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Title page for ETD etd-03202017-123938

Type of Document Master's Thesis
Author Gupta, Jyoti
URN etd-03202017-123938
Title Rose is not an approved color: Discourses of place meaning and the politics of gentrification
Degree Master of Science
Department Community Research and Action
Advisory Committee
Advisor Name Title
Paul Speer Committee Chair
James Fraser Committee Member
  • gentrification resistance
  • Place meaning
Date of Defense 2016-11-25
Availability unrestricted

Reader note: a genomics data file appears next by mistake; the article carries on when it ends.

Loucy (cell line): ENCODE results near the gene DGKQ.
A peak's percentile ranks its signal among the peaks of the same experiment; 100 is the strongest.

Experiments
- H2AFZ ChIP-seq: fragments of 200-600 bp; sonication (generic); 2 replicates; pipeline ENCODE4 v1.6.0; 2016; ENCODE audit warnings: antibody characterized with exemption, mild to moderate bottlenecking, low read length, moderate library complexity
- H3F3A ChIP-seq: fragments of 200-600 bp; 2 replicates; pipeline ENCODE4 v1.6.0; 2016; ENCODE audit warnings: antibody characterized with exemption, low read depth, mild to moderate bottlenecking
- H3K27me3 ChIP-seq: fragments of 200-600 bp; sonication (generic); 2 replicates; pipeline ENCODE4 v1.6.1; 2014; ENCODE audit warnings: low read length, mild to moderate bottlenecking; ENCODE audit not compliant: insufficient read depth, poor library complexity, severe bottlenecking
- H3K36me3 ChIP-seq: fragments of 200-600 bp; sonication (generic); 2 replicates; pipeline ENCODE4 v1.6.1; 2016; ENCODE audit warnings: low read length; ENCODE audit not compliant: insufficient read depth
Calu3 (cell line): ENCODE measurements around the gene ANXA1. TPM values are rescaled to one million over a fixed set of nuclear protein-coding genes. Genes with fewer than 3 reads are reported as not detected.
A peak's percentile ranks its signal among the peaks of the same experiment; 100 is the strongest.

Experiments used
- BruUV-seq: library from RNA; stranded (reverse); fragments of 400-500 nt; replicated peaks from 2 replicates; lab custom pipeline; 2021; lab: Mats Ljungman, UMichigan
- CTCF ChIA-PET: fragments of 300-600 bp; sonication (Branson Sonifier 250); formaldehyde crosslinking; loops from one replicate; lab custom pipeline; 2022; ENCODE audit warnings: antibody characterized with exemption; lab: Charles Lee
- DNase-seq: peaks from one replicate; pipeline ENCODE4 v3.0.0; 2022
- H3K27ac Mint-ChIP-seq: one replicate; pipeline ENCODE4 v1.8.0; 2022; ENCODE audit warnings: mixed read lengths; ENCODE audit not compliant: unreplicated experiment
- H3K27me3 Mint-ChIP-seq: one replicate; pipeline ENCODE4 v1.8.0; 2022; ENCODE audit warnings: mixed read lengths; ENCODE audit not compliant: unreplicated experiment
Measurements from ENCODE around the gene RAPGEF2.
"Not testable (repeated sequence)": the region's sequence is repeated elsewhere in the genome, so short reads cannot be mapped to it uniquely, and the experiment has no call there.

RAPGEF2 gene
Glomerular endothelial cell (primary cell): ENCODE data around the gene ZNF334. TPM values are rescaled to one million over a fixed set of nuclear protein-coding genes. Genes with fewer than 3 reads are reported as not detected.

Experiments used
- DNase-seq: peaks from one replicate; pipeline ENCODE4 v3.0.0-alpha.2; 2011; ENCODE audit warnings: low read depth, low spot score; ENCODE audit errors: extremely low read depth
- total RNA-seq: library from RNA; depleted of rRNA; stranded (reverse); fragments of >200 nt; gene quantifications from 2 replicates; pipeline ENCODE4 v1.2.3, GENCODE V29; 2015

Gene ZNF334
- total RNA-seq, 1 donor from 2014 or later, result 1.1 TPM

This study investigates the case of an urban core neighborhood of Nashville, Tennessee, where rapid neighborhood changes in terms of the cultural, demographic, and built environments have prompted tensions between residents and concerns over gentrification. While the label ‘gentrification’ has become commonplace to describe changes across the city, a close analysis of the dynamics in changing neighborhoods can shed light on the conditions that make up everyday life that are conducive to, complicit in, or resistant toward the political-economic drivers of neoliberal urban development. Drawing from qualitative interviews and participant observation of community meetings, this research analyzes discourses of place meaning – both uttered and performed – to reveal process of marginalization (especially based on race and class) and resistance. Accounts of gentrification resistance are few, and those that do exist are focused primarily on institutionalized efforts. Additionally, while there is a longstanding empirical literature on the impacts of individuals’ positive place meanings and relationships, there is little investigation of the multivalent nature of place meanings and how dynamics of power, inclusion, and exclusion are present in their expression. Bringing an analysis of place meanings to the study of the case neighborhood finds that resistances are expressed through discourses that disrupt assumptions of inevitability, universal benefit, and political, racial, and social neutrality of market-driven development process. These critical interpretations of neighborhood development as well as this way of listening to neighborhood discourses can inform anti-gentrification organizing efforts that seek to challenge hegemonic place meanings based on property and economic prospect.
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